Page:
# KS3. Number. 8. Multiplying & Dividing Decimals

Multiplying and Dividing Decimals by Powers of 10

Our number system is set up so that multiplying and dividing by 10 (or by 100, or 1000 etc.) is particularly easy. The numbers just have to be moved the correct number of places to the left or to the right.

The decimal point in a number never moves. We can think of this as like the framework that the number is held up on. Although we don’t write it, in whole numbers, like 37, there is always a decimal point on the far right hand side of the number.

In general, multiplying by 10 moves the number to the left and dividing the number by 10 moves the number to the right. Because 100 is 10×10, this moves the number twice (i.e. two places), because 1000 is 10x10x10 this moves the number three places, etc.

So 2.4 x 10 = 24

Let’s try some other numbers with the teacher.

If we have to multiply by numbers like 1/10 or 1/100, the situation is reversed, so multiplying by 1/10 is the same as dividing by ten. And dividing by 1/10 is the same as multiplying by 10, etc.

So 2.4 x 1/10 = 0.24

Let’s try some other numbers with the teacher.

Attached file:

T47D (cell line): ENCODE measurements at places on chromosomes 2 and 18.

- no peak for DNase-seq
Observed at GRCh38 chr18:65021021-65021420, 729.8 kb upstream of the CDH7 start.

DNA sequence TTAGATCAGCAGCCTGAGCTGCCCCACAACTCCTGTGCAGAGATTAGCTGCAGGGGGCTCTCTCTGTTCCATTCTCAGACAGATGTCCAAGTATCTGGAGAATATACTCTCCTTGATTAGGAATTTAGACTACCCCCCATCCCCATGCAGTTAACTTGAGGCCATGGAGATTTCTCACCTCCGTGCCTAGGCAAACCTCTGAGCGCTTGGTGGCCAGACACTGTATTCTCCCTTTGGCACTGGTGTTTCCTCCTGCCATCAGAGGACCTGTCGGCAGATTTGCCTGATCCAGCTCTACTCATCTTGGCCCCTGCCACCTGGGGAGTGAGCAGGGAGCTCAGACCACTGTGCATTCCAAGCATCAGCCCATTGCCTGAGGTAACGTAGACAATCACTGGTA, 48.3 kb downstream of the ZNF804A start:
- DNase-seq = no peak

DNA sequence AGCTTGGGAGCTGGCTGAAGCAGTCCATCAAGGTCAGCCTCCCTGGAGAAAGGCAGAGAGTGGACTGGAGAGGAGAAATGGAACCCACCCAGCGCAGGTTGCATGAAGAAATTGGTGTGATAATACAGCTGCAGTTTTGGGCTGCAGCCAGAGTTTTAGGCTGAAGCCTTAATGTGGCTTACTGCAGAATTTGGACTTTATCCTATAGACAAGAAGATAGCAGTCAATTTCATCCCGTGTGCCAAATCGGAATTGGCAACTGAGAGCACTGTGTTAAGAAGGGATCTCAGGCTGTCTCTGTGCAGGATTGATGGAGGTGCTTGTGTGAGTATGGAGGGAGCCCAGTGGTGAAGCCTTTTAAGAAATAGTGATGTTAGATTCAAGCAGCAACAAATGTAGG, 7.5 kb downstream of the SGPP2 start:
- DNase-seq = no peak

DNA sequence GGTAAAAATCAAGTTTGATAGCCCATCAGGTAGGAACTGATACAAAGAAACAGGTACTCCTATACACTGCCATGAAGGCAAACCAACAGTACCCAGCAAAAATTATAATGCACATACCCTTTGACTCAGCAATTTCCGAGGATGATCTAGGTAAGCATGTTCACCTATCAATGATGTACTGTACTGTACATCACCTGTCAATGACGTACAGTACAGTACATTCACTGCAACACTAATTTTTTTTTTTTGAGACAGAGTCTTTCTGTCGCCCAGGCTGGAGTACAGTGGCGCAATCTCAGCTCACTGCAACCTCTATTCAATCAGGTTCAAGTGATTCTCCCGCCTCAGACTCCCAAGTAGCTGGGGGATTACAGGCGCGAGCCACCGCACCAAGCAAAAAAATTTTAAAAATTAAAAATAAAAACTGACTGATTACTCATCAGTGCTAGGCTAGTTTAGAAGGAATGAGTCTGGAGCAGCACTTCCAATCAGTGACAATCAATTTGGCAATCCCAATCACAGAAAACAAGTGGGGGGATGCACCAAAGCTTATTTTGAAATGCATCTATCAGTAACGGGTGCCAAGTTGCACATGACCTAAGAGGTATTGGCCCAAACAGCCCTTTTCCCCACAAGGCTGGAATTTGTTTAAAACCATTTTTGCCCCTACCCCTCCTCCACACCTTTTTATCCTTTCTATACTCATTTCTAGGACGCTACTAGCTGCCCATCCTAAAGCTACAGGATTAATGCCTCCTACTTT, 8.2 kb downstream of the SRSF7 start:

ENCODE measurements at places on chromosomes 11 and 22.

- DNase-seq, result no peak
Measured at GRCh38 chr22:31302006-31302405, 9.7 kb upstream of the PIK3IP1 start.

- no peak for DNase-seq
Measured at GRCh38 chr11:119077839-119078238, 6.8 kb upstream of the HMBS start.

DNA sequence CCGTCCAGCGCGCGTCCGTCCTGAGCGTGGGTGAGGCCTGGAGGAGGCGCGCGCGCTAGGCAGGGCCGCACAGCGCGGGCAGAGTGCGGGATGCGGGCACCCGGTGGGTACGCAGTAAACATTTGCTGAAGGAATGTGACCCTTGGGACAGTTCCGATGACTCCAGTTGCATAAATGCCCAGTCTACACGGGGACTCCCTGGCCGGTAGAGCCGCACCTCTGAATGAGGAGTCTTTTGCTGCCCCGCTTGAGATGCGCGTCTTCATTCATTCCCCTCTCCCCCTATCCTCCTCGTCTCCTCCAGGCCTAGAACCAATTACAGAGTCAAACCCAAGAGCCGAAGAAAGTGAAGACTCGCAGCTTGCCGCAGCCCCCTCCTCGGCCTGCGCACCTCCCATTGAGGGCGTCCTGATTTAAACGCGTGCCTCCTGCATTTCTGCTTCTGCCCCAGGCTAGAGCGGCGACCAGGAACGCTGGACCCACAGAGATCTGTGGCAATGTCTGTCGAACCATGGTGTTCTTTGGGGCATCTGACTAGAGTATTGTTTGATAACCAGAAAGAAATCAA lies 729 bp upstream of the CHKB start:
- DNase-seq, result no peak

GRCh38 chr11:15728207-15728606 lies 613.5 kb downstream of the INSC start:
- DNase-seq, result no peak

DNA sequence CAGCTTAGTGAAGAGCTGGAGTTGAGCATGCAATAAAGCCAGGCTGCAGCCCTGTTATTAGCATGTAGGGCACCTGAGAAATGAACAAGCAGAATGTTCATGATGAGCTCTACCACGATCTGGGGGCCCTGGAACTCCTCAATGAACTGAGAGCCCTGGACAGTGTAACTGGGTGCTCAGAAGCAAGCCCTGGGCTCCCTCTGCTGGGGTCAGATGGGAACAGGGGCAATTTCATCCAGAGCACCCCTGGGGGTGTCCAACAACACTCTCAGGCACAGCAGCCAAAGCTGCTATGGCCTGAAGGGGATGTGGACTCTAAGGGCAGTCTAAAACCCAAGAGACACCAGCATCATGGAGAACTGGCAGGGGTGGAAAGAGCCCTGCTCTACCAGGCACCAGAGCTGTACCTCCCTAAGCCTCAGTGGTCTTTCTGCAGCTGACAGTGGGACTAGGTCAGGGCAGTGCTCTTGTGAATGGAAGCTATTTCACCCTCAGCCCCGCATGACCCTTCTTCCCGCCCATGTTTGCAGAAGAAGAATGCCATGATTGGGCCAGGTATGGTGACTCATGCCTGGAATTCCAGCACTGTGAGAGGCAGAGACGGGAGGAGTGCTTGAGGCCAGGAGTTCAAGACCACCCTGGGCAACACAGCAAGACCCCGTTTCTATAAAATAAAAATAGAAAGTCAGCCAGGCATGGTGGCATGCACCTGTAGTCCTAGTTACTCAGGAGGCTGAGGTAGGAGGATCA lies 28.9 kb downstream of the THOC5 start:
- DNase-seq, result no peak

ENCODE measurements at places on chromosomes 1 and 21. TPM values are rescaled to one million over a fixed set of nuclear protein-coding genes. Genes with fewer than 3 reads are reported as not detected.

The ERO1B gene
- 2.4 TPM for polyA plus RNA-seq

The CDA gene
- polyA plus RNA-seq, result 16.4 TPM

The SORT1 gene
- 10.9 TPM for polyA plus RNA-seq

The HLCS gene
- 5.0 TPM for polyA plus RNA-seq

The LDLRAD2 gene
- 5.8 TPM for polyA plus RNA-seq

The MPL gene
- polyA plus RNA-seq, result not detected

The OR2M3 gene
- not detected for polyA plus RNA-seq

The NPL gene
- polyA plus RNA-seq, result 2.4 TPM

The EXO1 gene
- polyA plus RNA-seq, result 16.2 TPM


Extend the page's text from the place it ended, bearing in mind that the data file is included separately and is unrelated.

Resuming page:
And let’s try this exercise in our notebooks (from exercise 5D on pages 74 and 75 of your textbooks):

Multiplying Numbers by Decimals

Multiplying by decimals is made easier if we remember that 0.1 = 1/10 and 0.01 = 1/100 (and 0.001 = 1/1000, etc.)

So 0.7 = 7 x 1/10 and 0.08 = 8 x 1/100

So if we want to calculate 8 x 0.7, we can rewrite it as 8 x 7 x 1/10, so it is 56 x 1/10, which we know how to do.

Or 17 x 0.02?

Or 9 x 0.008?

Let’s try these questions from exercise 5E on page 76 of our textbook:

The answers to the above questions are below:

Multiplying Decimals by Decimals

Multiplying decimals by decimals is effectively the same. So if we want to calculate 0.7 x 0.08, we can rewrite it as 7 x 0.1 x 8 x 0.01.

When we multiply the order is not important, so this can be rewritten as 7 x 8 x 0.1 x 0.01

So it is 56 x 0.001 = 0.056.

Examples

Let’s try some of these with our teacher:

Exercise

Now we can do exercise 10D on pages 149 and 150 of our textbook:

Dividing Decimals by Decimals

Surprisingly, dividing decimals by decimals is even easier than multiplications, because we can multiply our numbers by anything we want, and as long as we multiply them both by the same thing it will not change our calculations.

This is because a/b = 3a/3b = 14a/14b = ca/cb.

So, for instance, if we need to calculate 0.3 ÷ 0.015, we can multiply both of our numbers by 1000 to give 300 ÷ 15 = 20.

Example: Let’s try some of these with the teacher:

Exercise

Now we can do the exercise 10E on pages 150 to 151 of our textbook: